|Publication number||US6006449 A|
|Application number||US 09/015,712|
|Publication date||Dec 28, 1999|
|Filing date||Jan 29, 1998|
|Priority date||Jan 29, 1998|
|Also published as||CA2319022A1, EP1051091A1, EP1051091A4, WO1999038405A1|
|Publication number||015712, 09015712, US 6006449 A, US 6006449A, US-A-6006449, US6006449 A, US6006449A|
|Inventors||Henry Orlowski, G. Paul Fletter, L. Neal II Alton|
|Original Assignee||Precision Products Group, Inc.|
|Export Citation||BiBTeX, EndNote, RefMan|
|Patent Citations (25), Referenced by (99), Classifications (5), Legal Events (6)|
|External Links: USPTO, USPTO Assignment, Espacenet|
1. Technical Field
The present invention relates generally to footwear and more particularly to athletic-type shoes having a spring assembly module integrated into the sole and/or heel of a shoe for cushioning the impact forces placed thereon.
As is generally known in the art, footwear is currently comprised of a sole made of foam, plastic, rubber, or leather in various forms and densities. A manufactured upper made of nylon fabric, plastic or leather in various combinations is then attached to the sole. As the wearer of the shoe walks, jogs, or runs in the shoe, the harder plastics and foams forming the sole give the shoe shape and support while the softer foams give comfort and absorb the shock of the foot pounding onto the hard surfaces of a court, street, or sidewalk. As the foam absorbs the impact energy from the walking or running forces, it converts some of that energy into shape deformation. Most of the remaining energy is converted into heat. Thus, the temperature inside the shoe can easily exceed 130° F. As the foot gets hot, the body tries to manage the excess heat and the foot sweats. The sweat contains moisture, salt, ammonia and other chemicals that, together with the heat, attack and degrade the plastics, foams and rubber components of the shoe.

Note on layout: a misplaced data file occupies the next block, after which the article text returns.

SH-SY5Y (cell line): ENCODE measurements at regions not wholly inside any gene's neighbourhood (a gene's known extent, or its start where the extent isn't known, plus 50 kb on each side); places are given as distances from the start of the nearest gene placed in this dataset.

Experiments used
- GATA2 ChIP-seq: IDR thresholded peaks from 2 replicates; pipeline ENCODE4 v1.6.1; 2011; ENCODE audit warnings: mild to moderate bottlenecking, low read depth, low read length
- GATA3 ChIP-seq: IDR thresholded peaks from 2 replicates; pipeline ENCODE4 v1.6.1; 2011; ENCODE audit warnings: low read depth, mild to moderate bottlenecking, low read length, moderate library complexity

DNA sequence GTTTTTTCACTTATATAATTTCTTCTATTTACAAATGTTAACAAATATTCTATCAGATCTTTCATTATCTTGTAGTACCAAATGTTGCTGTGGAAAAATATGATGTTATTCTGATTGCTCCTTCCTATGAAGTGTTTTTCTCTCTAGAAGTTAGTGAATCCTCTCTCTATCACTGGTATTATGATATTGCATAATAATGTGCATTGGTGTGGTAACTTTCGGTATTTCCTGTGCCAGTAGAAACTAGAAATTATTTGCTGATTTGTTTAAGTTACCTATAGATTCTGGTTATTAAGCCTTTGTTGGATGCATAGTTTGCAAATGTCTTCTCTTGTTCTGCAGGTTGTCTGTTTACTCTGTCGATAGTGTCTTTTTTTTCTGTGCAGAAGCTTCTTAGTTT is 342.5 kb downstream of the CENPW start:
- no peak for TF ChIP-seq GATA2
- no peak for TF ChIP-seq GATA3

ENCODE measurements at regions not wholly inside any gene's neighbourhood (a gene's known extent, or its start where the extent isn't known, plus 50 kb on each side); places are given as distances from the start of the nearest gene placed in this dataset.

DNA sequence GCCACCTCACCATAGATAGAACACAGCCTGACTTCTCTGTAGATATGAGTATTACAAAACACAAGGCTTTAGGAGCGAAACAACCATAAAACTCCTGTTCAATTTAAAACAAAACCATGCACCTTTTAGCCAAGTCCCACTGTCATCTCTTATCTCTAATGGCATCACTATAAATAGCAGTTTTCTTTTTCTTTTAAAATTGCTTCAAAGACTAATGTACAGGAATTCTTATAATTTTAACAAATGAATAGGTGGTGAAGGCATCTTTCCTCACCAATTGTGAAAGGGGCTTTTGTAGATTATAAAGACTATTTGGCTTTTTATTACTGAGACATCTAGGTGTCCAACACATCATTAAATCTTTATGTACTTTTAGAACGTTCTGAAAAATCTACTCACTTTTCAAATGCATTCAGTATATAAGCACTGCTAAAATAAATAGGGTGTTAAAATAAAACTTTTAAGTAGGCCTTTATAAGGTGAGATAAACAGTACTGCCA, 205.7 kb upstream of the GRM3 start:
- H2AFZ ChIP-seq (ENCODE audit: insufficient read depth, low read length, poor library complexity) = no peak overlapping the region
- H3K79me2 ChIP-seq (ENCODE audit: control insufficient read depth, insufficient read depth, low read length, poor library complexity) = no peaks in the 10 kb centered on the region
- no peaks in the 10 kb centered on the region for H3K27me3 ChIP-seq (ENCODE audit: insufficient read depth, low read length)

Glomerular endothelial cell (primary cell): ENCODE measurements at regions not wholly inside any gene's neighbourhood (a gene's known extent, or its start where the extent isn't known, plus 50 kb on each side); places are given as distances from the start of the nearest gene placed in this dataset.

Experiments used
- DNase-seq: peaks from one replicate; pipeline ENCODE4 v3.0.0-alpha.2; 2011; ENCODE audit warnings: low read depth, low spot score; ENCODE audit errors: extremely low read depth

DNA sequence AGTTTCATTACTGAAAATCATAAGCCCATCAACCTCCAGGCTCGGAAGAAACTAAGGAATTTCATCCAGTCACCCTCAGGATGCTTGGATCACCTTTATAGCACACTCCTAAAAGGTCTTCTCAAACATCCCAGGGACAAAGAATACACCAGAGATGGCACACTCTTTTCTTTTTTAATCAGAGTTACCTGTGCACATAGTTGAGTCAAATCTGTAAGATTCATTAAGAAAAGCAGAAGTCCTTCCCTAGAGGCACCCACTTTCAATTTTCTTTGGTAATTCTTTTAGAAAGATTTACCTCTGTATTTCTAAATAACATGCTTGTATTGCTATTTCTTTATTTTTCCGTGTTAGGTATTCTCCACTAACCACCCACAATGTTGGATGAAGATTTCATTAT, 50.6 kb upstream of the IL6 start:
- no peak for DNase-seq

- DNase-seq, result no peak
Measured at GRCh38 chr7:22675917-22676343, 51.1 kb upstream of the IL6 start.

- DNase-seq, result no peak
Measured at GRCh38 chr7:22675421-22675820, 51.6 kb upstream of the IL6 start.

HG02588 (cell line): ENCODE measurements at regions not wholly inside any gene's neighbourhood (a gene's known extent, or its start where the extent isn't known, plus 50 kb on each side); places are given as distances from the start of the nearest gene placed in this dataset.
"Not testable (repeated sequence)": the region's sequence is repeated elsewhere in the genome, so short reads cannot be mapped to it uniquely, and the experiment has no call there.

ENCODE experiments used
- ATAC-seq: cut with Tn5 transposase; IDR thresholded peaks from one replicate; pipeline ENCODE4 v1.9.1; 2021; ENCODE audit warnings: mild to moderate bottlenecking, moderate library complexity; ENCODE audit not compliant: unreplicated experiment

Additionally, the foam takes an increased set with more use resulting in less effectiveness in absorbing the impact forces. It is commonly recommended that shoes be used every other day to give the shoes a chance to dry out and for the foam to regain its shape, though the shape will never return entirely. Shoe manufacturers also recognize that the shoe's capability to absorb shock can be seriously degraded after only 100 miles of hard running.
In an attempt to overcome this problem, air bags or air bladders of various shapes have been used with some success to absorb shock and provide additional comfort. The currently used air bags are able to return more energy to the wearer through a higher rebound rate thereby converting less energy to heat. However, these air bags are also made of plastic which is susceptible to degradation problems resulting from the heat and chemical attack of the operating environment. As they degrade, air bags lose air and their strength. Air bags also have less stability as the air "squirts" away from the impact load requiring additional means of support to be utilized by designers to provide more stability to the shoe.
Accordingly, it is desirable to provide a device for absorbing the impact forces imparted on footwear which is lightweight and less sensitive to the destructive effects of heat and chemicals within the operating environment. It is further desirable to provide an impact absorbing device which does not break down structurally with extended use, and is further capable of returning a higher level of energy to the wearer during a walking or running activity.